'The supermarkets are fighting each other to claim that they are the cheapest', says Velzeboer. All of them are shouting this in a big chorus, causing the consumer to give little credence to the advertising claims. This comes at a price, of course, and that price is the farmer's or food producer's responsibility. It seems that the supermarkets have found a secondary business model with their unreasonable terms and conditions and, above all, the fines imposed, which are often directly deducted from the pending invoice. The supermarket organisations' purchasing values have little or nothing to do with integrity. I believe that the retailers themselves are not even aware of this bad business culture. Consumers are mainly told how socially and environmentally responsible they are. This is no different than 'greenwashing'. Consumers should be taught more about the food they eat', he thinks. And also: 'Every company should make itself media proof by agreeing to film the production process. That is how the consumer learns.'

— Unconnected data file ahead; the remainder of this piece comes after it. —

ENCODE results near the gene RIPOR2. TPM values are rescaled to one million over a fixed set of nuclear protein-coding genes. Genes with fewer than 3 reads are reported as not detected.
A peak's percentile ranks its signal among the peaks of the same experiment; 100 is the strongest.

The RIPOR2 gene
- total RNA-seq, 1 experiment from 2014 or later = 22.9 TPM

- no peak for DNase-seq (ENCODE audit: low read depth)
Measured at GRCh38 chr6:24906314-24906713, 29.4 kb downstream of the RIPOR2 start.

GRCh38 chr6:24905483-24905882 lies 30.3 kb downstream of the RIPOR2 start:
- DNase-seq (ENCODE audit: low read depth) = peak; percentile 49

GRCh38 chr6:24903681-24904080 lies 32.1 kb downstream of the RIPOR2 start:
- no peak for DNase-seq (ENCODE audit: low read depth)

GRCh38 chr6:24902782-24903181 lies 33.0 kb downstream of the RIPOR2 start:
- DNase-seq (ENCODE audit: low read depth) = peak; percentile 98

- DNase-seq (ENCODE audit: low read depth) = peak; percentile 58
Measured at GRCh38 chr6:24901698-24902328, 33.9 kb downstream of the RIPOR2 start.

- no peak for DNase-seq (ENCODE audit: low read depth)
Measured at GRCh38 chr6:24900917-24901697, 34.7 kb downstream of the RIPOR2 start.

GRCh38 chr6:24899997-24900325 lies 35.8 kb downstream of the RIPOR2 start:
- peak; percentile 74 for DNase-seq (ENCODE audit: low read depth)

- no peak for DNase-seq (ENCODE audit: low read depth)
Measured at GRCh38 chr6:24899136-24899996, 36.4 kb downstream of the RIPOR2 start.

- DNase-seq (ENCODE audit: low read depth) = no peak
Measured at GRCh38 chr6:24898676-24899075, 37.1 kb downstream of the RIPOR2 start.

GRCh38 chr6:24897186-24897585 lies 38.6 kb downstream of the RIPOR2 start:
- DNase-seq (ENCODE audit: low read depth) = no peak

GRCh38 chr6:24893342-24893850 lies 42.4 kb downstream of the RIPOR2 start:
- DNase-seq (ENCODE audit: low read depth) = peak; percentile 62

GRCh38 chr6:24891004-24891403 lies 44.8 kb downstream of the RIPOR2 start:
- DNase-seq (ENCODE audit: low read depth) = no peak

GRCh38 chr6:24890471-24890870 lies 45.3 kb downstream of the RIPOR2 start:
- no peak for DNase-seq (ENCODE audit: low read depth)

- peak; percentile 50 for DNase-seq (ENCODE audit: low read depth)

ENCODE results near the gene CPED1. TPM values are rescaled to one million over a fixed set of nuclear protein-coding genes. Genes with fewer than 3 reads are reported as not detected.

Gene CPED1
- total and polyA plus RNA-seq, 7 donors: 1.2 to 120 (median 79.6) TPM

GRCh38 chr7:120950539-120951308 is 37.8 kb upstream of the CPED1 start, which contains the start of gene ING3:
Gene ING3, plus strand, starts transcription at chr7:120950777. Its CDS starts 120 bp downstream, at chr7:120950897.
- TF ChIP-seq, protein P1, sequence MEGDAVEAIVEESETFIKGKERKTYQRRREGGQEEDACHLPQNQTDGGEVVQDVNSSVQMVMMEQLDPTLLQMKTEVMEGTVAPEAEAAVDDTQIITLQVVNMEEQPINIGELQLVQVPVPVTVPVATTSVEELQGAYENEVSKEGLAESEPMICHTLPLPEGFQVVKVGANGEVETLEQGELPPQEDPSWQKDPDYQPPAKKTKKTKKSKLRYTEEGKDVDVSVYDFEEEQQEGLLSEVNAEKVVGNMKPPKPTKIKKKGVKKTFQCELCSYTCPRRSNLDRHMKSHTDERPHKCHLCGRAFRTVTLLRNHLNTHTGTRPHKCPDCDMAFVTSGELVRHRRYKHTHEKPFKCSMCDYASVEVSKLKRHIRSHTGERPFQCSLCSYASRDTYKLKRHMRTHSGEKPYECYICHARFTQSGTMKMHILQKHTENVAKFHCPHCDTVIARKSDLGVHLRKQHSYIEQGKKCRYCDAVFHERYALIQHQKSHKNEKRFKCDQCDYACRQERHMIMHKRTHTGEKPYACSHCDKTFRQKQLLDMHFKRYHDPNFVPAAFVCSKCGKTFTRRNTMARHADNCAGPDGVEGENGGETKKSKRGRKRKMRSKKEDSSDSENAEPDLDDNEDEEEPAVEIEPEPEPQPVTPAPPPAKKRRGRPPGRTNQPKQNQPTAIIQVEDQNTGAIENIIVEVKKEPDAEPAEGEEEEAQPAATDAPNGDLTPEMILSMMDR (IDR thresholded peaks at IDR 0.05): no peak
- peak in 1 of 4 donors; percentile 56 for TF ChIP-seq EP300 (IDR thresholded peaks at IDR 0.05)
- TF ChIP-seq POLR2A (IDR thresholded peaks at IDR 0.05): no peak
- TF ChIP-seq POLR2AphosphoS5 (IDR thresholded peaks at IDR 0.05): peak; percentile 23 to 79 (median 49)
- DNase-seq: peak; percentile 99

Fiscale food matrix

In the book he describes EU Regulation 1169/2011 (on labelling) as 'a complete mess'. In chapter 2, he presents 'the 18 most important bungling provisions in this regulation, which in my view are good examples of Brussels' fooling around. These include 'font size of the indications'; 'the listing of categories of ingredients is misleading'; and 'no legal definition of the term clean label'.